“It looks like they’re just getting thrown all around but they’re relaxing at the right moments and then snapping back into position,” Duncan said. “Anthony would go frame-by-frame with us and explain what he was doing. He’d say, ‘I’ve got to stay on my saddle. I’ve got to have my elbow tucked in and my shoulder retracted back. I’ve got to have my wrist here and my chin tucked because if my chin goes back, then my whole body will follow my head and arch back and then the horse will buck. And if I’m not tight through my abs, I’m not ready for the next buck and then I’m out of position and I can’t hold on, and then I’m off the horse.’”

In bareback riding, there’s no muscle in the body a rider doesn’t use, Thomas said. But what has impressed him about Duncan and his team is that they’ve learned precisely how he should use each muscle to be as well conditioned as possible for competition.

“They’ve done a really good job helping me out,” Thomas said. “And they’ve done an even better job of learning my sport and studying it every day and learning how my body works for my event and which parts of my body to train in different ways than they would for other athletes.”

Thomas works with Brian Duncan, a physical therapist and the director of human performance at Memorial Hermann IRONMAN Sports Medicine Institute in Houston.

Eight seconds

When he’s not riding, Thomas goes to the Human Performance Lab to work out every weekday for hours at a time. He starts with physical therapy to loosen his muscles, a routine that often includes an ultrasound to warm the muscles and a therapy called Graston Technique, which is essentially a deep tissue massage to treat scar tissue. He then focuses on his elbow joint, some lower level strengthening and muscle activation exercises.

When Thomas is finally warmed up, he starts a full-body workout, which often includes incline dumbbell presses, hip thrusters and reverse fly exercises using a resistance band. Many of the unique exercises his trainers created mimic the position of riding a horse, or even being bucked. During one such routine, Thomas will hold a free weight against a towel pressed against his head, then move back and forth exercising the muscles in his neck and shoulders.

“Bareback riding is eight seconds of very high-intensity work, so we have been structuring his program to get progressively more intense. We’ll have hard days and easier days and days that really focus on grip strength and days that focus on whole body strength, including a lot of neck and back work,” Duncan said. “Anthony also had a couple of hip surgeries he’d never rehabbed—both hips were reconstructed—so we’re working on those, too. It’s hard to recover in rodeo. You ride and then you’re off to the next rodeo, you sleep on the way, then you’re riding again.”

Duncan and Schmidt monitor Thomas’ schedule and progress regularly, even on the weekends when they’re not at work. Schmidt has also created a warm-up schedule for Thomas to complete before each competition to reduce the risk of injury and help with soreness and inflammation.

“I used to get much sorer and more inflamed before I did the competition workout he made for me,” Thomas said. “We might drive 12 or 14 hours or something and ride a bucking horse and use everything we have and use all our adrenaline and the lactic acid is flowing, and then we have to jump back in the car and sit for another 10 or 12 hours, so you get sore and stiff easily.”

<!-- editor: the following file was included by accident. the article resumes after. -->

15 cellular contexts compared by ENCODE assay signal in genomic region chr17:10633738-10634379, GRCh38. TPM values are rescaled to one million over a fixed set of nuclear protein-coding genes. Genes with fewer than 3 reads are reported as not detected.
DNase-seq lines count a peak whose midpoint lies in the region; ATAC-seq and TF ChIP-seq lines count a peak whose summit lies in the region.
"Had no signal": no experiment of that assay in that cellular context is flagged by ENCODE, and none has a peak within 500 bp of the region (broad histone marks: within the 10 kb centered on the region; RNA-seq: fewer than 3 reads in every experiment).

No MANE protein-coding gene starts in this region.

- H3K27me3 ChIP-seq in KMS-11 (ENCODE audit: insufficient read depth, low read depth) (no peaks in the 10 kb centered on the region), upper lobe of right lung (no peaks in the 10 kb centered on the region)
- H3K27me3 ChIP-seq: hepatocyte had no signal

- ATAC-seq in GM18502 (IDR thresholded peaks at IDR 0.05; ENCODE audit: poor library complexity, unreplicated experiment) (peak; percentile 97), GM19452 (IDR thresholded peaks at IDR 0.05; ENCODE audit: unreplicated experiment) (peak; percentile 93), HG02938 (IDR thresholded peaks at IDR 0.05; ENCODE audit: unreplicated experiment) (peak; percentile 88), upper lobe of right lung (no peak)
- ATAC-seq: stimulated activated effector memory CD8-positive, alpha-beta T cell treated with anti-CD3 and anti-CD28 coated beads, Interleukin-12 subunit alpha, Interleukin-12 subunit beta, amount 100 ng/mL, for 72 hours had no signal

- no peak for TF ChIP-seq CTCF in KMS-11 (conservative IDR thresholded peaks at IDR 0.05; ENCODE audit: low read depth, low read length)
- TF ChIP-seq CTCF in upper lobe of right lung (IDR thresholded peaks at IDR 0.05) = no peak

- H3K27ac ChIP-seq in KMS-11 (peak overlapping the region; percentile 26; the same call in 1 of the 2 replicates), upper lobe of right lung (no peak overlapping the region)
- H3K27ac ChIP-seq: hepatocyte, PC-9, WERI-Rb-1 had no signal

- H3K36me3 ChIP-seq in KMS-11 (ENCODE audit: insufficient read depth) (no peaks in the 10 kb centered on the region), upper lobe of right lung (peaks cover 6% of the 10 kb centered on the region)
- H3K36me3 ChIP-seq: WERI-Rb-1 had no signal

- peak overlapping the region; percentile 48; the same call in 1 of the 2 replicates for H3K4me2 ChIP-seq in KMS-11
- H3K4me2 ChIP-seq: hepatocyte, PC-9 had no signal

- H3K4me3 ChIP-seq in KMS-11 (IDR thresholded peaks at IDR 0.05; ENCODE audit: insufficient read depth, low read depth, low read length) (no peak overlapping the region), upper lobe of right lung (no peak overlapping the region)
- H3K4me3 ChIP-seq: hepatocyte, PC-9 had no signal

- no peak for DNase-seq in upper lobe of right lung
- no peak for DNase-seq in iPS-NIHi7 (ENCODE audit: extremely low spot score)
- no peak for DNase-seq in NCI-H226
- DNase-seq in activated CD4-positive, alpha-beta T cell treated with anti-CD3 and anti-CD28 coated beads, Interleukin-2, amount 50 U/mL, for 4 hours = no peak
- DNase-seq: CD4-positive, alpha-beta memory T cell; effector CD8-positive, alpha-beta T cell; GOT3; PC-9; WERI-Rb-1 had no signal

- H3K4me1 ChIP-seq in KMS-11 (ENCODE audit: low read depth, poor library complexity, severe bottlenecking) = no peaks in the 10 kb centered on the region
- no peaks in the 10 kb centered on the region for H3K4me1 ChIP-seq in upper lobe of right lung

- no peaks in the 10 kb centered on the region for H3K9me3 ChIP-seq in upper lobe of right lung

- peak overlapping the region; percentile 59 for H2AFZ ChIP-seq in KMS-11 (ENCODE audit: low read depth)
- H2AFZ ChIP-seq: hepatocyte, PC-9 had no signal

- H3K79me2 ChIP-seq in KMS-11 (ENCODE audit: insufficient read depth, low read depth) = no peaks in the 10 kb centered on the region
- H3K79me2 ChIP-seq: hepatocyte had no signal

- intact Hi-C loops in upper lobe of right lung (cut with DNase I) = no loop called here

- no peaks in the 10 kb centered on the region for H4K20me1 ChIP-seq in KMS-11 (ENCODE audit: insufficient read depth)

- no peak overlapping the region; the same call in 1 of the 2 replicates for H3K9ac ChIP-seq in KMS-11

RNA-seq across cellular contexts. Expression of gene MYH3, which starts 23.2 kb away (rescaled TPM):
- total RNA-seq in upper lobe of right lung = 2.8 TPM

It’s an incredible amount of strain on a body, but for Thomas, it’s worth it.

Schmidt guides Thomas through an exercise routine designed to work the same muscles used for bareback bronc riding. Thomas has competed in the Houston Livestock Show and Rodeo for the past three years, but he didn’t make the list this year because his injuries kept him from competing enough to qualify.

Growing up in Western Australia, Thomas was first introduced to horse riding when he was 12 years old.

“I kind of had a bit of a rough childhood and I decided to move away from home. I went to agricultural boarding school in the middle of nowhere,” he said. “I ended up moving to a cattle station with friends of mine that I went to school with, and we had a lot of wild horses and wild cattle, so I was kind of drawn to the danger of it and I never really got hurt that much and it was something that I just always had a craving for and something I was good at.”

He fell into rodeo after that, competing and winning at local competitions. He decided to move to the eastern states in Australia, where the pro-rodeo circuit was and set small goals for himself. He ended up winning the pro-tour title there in 2011, so he moved to Canada in 2012 and then entered the United States on a sports visa in 2013.

“I’ve been back and forth for the last six years riding full time on the professional circuit,” Thomas said. “I moved to the United States to make the national finals and be a world champion one day.”

Despite his injuries, Thomas is more certain than ever that he’ll get there.

“I’m definitely more fit and agile and fast and stronger than I’ve ever been,” he said. “These guys went to school to study how the human body works in a performance aspect, and once they put that together with an understanding of the rodeo event that I do, they’ve helped me target the muscle groups that I need specifically for what I do. There’s no amount of training you can do to prepare yourself for a bucking horse—you can’t simulate the violence that the bucking horses have toward your body in a gym. You just can’t. But what we do in here is we prepare so that I’ll have full control over my body so it’ll minimize injury.”

Maintaining health and fitness year-round is the key to success. In rodeo, the most consistent guys win, Thomas said.

“It’s just being flawless in your technique and being able to ride every single kind of horse,” he added.

Despite 15 surgeries prior to the last one in Fort Worth, Thomas had never undergone any type of physical therapy before arriving at the IRONMAN Sports Medicine Institute. And that just may hold the key to his championship title.

“I’ve never rehabbed before in my life,” Thomas said one day at the gym.

“So he’s a true cowboy,” Duncan observed.

Back to top